Session 3

Wedn. – April 10, 10am-1pm.

Postcolonial perspectives in social sciences and IR theory

  •  Go, Julian, 2016. Postcolonial Thought and Social Theory, Oxford: Oxford UP, Selection: Introduction “Social Theory beyond   Empire?”, pp. 1-17. 
  •  Seth, Sanjay. "International relations: plural or postcolonial?." International Politics Reviews 9.2 (2021): 301-305
  •  Wolfe, Ross, 2017. “Dialectics and Difference: Against the ‘Decolonial Turn’”, Insurgent Notes, Issue 8 (12 pages).


  • Khalili, Laleh, 2013. Time in the Shadows. Confinement in Counterinsurgencies, Stanford:Stanford University Press. Selection: Introduction, pp. 1-10.
  • Salter, Mark B. "Edward Said and post-colonial international relations." International relations theory and philosophy: interpretive dialogues 80 (2010): 129
  • Chowdhry, Geeta. "Edward Said and contrapuntal reading: Implications for critical interventions in international relations." Millennium 36.1 (2007): 101-116.
  • Seth, S. (2013). Postcolonial theory and the critique of International Relations. In Postcolonial Theory and International Relations (pp. 15-31). Routledge.
  • Shani, G. (2008). Toward a Post-Western IR: The Umma, Khalsa Panth, and Critical International Relations Theory. International Studies Review10(4), 722-734.
  • Hwang, Yih-Jye. "Reappraising the Chinese school of international relations: a postcolonial perspective." Review of International Studies 47.3 (2021): 311-330.
  • Stoler Ann Laura, 2017. Duress. Imperial Durabilities in Our Times. Durham & London: Duke University Press. “Imperial Debris and Ruination”, pp. 336-379.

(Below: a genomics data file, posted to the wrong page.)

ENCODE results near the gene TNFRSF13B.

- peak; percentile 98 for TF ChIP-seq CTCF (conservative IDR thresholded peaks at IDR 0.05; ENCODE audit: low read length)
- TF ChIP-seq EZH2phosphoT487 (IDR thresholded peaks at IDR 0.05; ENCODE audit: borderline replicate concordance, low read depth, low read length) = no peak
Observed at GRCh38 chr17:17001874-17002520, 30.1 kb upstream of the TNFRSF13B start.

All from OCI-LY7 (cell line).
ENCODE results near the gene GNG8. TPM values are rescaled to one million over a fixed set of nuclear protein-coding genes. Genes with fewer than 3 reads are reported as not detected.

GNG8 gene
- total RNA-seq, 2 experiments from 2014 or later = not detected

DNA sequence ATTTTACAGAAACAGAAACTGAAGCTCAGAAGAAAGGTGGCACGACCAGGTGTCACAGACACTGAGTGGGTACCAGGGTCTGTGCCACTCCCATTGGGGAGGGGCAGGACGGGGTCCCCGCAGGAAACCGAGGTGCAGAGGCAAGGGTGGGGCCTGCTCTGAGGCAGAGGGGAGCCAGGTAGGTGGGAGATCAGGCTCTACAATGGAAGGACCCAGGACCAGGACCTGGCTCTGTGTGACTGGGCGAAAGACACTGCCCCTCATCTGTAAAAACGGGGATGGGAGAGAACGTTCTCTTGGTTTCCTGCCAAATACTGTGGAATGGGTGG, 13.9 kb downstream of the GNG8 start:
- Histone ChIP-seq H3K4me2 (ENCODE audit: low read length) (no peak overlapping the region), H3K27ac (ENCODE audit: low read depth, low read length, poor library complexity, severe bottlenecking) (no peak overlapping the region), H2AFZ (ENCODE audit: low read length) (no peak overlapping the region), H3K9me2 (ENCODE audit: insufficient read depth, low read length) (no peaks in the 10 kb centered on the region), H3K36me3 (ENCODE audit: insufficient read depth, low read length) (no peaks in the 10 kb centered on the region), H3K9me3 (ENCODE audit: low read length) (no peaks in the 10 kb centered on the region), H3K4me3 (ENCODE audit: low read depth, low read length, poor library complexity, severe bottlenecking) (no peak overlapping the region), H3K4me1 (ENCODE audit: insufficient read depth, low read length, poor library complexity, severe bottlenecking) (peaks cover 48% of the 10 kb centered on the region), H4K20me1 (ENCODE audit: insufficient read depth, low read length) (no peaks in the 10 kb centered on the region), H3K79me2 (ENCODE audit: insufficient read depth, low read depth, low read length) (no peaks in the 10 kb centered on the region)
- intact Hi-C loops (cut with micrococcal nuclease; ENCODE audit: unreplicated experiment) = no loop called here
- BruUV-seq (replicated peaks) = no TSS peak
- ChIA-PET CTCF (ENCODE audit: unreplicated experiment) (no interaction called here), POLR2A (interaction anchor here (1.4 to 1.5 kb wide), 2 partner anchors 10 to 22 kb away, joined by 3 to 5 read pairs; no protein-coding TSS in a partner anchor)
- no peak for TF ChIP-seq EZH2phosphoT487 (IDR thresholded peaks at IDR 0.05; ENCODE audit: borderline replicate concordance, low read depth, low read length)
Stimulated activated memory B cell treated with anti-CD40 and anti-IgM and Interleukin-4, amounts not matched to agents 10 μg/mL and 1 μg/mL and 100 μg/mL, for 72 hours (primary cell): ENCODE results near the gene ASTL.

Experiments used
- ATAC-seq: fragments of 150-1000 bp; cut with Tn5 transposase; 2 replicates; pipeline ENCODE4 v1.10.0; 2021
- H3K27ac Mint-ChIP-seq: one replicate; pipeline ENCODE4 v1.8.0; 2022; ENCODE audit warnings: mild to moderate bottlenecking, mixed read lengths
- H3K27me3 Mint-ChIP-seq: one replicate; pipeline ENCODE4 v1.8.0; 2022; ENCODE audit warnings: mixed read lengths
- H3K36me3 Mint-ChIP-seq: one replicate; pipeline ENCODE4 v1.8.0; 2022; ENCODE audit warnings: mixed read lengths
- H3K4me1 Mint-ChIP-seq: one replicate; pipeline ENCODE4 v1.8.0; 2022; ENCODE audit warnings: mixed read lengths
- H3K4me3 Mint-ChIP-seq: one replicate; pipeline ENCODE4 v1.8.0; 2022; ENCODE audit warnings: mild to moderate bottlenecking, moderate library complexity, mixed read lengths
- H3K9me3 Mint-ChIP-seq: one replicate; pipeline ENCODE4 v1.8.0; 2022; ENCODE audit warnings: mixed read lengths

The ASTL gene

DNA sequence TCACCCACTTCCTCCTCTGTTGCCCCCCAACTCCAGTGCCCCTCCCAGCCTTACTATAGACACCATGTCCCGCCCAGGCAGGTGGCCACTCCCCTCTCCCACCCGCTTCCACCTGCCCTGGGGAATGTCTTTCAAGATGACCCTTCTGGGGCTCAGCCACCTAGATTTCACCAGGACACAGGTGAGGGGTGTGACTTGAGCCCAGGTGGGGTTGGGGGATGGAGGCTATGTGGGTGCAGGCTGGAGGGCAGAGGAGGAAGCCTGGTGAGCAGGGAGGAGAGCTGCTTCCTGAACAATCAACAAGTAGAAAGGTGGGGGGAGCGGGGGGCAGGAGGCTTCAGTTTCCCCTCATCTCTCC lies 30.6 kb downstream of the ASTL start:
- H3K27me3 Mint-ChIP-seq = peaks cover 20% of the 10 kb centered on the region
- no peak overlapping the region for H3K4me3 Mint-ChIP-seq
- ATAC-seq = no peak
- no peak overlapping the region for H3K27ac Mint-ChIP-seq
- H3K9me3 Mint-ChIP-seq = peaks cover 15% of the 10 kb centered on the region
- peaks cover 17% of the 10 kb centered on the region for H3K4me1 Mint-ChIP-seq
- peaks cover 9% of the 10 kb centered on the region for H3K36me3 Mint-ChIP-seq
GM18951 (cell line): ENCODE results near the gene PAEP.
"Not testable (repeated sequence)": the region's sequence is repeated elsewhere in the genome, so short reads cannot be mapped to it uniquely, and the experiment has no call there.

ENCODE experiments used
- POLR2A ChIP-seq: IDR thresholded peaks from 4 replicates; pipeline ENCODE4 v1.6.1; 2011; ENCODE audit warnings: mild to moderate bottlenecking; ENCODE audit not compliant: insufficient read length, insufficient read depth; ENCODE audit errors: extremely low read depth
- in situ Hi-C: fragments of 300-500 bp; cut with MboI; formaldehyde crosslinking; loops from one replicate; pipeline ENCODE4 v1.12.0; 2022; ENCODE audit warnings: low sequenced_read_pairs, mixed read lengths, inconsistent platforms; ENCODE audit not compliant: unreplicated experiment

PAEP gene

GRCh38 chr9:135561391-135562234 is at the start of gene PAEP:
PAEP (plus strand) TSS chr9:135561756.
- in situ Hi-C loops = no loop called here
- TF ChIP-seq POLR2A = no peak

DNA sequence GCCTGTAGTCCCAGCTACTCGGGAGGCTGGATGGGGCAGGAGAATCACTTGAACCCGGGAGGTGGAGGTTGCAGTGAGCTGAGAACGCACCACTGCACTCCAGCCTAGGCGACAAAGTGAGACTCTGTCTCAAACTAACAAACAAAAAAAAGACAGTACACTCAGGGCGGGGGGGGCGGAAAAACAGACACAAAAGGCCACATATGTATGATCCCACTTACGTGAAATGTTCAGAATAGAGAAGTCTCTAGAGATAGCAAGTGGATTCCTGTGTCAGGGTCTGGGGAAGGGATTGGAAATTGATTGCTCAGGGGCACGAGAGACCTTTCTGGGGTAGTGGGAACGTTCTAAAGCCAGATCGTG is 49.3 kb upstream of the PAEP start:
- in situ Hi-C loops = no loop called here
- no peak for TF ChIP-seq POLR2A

• WILLIAMS Patrick and Laura CHRISMAN (eds), 1994. Colonial Discourse and Post-Colonial Theory. A Reader, New York: Columbia University Press. Introduction, pp. 1-18.
  • FANON Frantz, 1952, Black Skin, White Masks, London: Grove Press, Ch.1 “The Negro and Language” and Ch. 4 “The So-called Dependency Complex” pp. pp.1-23, and 64-88. Optional: Ch. 5 “The fact of Blackness”, pp. 89-119.
  • CHALLAND Benoit, 2017. “Citizenship and Violence in the Arab Worlds. A Historical Sketch”, in Bryan S. Turner and Jürgen Mackert (eds.), The Transformation of Citizenship, Vol. 3: Struggle, Resistance and Violence, London: Routledge, pp. 93-112.
  • Burchill et al, Theories of International Relations, chapter 12.

Session 4

Tue. - April 23, 10am-1pm

War in Ukraine: a postcolonial perspective


  •   Mälksoo, Maria. "The Postcolonial Moment in Russia’s War Against Ukraine." Journal of Genocide Research (2022): 1-11.
  •   Khromeychuk, Olga. (2022). Where is Ukraine?: How a western outlook perpetuates myths about Europe’s largest country. RSA    Journal, 27–31.
  •   Yermolenko, Volodymyr. "Atypical Post-Colonialism: Ukraine in Global Political Thought." Ukraine Analytica 02 (24) (2021): 19-       25.
  •   Strakhov, A. (2023). Russian invasion of Ukraine: civil or colonial war?. Canadian Foreign Policy Journal, 1-18.


  •  Pavlova, Elena. "The EU-Russia relationship through the lens of postcolonial theory." The Routledge Handbook of EU-Russia   Relations (2021): 139-148.
  •  Strazzari, Francesco, Frontiera ucraina. Guerra, geopolitiche e ordine internazionale. Il Mulino

Session 5

Wedn.-  April 24, 9am-12pm

Settler colonialism and Palestine


  •   Amoruso, F., Pappé, I., & Richter-Devroe, S. (2019). Introduction: Knowledge, power, and the “settler colonial turn” in Palestine    studies. Interventions, 21(4), 451-463.
  •   Lentin, R. (2020). Palestinian lives matter: Racialising Israeli settler-colonialism. Journal of Holy Land and Palestine         Studies, 19(2), 133-149